5 Tips for Including Digital Assets to Your Estate Plan

Although digital technology has made many aspects of our lives much easier and more convenient, it has also created some unique challenges when it comes to estate planning.

If you haven’t planned properly, for example, just locating and accessing all of your digital assets can be a major headache—or even impossible—for your loved ones following your death or incapacity.

And even if your loved ones can access your digital assets, in some cases, doing so may violate privacy laws and/or the terms of service governing your accounts. You may also have some online assets that you don’t want your loved ones to inherit, so you’ll need to take measures to restrict and/or limit access to such assets.

Given the unique nature of your online property, there are a number of special considerations you should be aware of when including online property in your plan. Here are a few of the steps you should take to help ensure your digital assets are properly accounted for, managed, and passed on.


1. Make an Inventory


Create a list of all your digital assets, along with their login and password information. Some of the most common digital assets include cryptocurrency, online financial accounts, online payment accounts like PayPal, websites, blogs, digital photos, email, and social media.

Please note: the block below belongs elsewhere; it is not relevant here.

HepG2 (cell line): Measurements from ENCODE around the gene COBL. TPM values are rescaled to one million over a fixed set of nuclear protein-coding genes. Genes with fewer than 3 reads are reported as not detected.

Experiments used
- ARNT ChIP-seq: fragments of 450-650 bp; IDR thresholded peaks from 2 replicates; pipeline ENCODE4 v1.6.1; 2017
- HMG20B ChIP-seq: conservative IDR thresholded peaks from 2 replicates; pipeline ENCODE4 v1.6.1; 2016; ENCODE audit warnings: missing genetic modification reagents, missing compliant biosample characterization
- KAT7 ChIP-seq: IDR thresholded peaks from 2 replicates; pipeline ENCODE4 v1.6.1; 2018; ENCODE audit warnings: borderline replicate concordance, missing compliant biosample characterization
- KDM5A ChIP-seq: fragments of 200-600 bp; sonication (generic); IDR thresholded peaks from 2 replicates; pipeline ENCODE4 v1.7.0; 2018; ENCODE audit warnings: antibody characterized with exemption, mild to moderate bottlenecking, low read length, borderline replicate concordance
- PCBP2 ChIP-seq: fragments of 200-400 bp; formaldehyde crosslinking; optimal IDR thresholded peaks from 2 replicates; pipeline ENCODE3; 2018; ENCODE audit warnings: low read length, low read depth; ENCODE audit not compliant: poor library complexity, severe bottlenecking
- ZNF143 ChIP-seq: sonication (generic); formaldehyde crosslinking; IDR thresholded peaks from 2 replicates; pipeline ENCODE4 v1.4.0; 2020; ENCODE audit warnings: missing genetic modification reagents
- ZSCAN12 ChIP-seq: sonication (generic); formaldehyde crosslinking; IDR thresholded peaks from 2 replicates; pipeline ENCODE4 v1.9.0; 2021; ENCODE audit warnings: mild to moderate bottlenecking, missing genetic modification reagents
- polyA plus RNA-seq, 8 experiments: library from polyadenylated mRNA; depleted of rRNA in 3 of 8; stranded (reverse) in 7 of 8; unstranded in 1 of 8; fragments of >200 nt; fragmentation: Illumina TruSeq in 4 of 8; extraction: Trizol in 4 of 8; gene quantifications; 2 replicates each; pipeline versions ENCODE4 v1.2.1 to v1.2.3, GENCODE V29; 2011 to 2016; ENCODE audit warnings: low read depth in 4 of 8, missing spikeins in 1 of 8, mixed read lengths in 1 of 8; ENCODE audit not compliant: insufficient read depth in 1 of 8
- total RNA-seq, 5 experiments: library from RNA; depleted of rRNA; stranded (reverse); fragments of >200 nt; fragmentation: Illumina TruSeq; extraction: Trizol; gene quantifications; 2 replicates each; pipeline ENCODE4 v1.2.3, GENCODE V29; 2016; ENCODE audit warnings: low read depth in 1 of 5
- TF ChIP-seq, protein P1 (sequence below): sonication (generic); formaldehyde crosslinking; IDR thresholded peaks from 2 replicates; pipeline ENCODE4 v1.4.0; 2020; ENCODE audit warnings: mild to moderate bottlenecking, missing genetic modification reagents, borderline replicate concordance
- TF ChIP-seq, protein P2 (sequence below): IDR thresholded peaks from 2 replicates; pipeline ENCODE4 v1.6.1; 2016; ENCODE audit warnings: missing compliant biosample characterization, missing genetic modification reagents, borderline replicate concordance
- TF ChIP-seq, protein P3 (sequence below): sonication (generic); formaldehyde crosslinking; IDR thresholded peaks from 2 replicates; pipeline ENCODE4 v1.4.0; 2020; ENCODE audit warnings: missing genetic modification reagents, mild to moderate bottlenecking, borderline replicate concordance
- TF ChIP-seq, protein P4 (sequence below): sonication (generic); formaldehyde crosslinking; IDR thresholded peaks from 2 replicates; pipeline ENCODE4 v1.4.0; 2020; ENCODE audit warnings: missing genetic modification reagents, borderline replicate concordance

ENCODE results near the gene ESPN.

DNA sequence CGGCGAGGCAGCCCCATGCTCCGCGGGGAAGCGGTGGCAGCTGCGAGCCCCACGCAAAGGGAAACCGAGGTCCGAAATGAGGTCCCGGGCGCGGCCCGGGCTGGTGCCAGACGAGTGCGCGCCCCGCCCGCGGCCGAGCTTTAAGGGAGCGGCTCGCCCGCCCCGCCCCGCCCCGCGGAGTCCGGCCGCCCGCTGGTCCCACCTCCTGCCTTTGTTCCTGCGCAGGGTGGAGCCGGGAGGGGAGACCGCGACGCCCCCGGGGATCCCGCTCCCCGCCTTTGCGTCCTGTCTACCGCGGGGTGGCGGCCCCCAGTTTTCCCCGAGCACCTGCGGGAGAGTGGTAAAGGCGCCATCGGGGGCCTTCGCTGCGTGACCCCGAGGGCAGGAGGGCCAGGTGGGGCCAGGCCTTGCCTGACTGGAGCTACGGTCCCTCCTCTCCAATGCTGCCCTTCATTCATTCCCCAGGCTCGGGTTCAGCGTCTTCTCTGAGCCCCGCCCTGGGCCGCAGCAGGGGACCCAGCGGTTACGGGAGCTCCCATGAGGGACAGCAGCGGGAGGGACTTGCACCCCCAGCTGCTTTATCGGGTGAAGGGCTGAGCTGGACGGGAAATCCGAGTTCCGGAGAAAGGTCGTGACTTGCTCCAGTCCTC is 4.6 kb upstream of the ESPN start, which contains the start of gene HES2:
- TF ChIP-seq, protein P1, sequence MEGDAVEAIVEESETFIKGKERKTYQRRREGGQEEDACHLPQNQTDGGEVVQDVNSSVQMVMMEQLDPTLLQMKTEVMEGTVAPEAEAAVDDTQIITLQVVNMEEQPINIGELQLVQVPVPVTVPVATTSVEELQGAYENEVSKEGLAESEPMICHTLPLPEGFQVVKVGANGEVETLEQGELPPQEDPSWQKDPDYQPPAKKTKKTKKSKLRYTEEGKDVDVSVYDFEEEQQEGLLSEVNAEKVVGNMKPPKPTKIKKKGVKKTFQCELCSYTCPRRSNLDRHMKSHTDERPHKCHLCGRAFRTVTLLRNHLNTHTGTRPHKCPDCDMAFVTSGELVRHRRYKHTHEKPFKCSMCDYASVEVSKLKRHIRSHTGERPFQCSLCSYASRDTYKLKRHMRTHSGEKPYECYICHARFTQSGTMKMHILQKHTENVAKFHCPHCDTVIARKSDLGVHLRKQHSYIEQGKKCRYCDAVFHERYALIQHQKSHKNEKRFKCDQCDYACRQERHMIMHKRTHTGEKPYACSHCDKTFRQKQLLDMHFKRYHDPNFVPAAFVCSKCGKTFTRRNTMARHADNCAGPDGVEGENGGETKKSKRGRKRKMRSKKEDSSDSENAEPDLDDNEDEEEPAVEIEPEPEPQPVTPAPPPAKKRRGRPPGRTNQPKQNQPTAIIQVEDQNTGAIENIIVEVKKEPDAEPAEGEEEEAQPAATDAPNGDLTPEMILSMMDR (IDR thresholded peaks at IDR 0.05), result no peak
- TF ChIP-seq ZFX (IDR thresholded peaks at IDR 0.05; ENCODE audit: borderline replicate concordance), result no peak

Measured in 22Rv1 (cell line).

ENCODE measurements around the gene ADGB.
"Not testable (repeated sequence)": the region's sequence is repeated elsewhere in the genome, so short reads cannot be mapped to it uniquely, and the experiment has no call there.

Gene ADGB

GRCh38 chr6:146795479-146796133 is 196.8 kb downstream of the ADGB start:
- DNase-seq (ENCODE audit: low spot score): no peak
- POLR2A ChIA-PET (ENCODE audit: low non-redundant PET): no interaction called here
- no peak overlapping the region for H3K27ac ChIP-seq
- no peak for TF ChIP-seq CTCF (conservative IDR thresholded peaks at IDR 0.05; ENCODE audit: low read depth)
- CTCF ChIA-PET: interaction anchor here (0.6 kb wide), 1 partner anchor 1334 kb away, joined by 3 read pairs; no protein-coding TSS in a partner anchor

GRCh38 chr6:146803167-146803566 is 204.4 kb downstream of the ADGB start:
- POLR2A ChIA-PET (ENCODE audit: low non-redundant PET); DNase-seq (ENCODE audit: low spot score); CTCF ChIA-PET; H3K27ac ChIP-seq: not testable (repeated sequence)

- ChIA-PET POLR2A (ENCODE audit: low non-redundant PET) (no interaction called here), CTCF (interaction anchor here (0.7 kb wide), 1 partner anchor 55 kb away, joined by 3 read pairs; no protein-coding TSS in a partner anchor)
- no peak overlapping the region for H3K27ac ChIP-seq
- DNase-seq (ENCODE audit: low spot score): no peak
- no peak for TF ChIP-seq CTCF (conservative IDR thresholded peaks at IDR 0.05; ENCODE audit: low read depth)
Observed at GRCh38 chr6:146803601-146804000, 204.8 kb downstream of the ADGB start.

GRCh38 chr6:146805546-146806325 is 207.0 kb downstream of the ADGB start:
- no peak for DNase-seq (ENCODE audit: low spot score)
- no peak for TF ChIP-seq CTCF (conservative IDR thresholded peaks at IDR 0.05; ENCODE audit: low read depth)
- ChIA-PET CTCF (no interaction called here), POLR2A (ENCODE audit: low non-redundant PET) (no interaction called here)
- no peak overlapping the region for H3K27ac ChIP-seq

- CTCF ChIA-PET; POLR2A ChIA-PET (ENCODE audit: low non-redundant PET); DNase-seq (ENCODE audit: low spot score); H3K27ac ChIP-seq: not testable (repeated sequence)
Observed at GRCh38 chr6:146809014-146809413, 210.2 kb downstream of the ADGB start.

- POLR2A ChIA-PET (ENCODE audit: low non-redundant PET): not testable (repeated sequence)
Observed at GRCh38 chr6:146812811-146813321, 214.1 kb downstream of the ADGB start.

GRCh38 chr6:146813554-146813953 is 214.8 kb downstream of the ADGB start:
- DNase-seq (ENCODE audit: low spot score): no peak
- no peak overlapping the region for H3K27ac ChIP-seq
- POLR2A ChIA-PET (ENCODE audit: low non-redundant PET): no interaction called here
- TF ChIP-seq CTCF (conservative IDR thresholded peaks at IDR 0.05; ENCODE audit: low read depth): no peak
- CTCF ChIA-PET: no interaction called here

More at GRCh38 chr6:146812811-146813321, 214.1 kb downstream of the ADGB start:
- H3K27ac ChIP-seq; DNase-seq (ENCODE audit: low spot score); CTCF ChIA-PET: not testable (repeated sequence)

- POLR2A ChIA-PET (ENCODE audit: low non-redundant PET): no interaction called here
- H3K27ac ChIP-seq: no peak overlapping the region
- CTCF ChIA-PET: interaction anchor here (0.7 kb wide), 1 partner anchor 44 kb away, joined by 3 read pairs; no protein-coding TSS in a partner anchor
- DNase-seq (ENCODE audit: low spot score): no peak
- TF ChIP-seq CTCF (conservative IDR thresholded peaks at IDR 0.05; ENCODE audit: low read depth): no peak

Store the list in a secure location, and provide your fiduciary (executor, trustee, or power of attorney agent) with detailed instructions about how to locate and access your accounts. To make them easier to manage, back up any cloud-based assets to a computer, flash drive, or another physical storage device. Review this list regularly to account for any new digital property you acquire.


2. Include Digital Assets in Your Estate Plan


Just like any other property you want to pass on, detail in your plan who you want to inherit each digital asset, along with your wishes for how the asset should be used or managed. If you have any assets you don’t want passed on, include instructions for how these accounts should be closed and/or deleted.

Do NOT include passwords or security keys in your planning documents, where they can be read by others. This is especially true for your will, which becomes public record upon your death. Instead, keep this information in a separate, secure location, and provide your fiduciary with instructions about how to access it. Consider using digital account-management services, such as Directive Communication Systems, to help streamline this process.

If you have particularly complex or highly encrypted digital assets like cryptocurrency, consider including provisions in your plan allowing your fiduciary to hire an IT consultant to deal with any technical challenges that might come up.

3. Restrict Access


Include terms in your plan detailing the level of access you want your fiduciary to have to your digital accounts. For example, do you want your fiduciary to be allowed to view your emails, photos, and social media posts before passing them on or deleting them? If there are any assets you want to limit access to, I can help you include the necessary provisions in your plan to ensure your privacy is respected.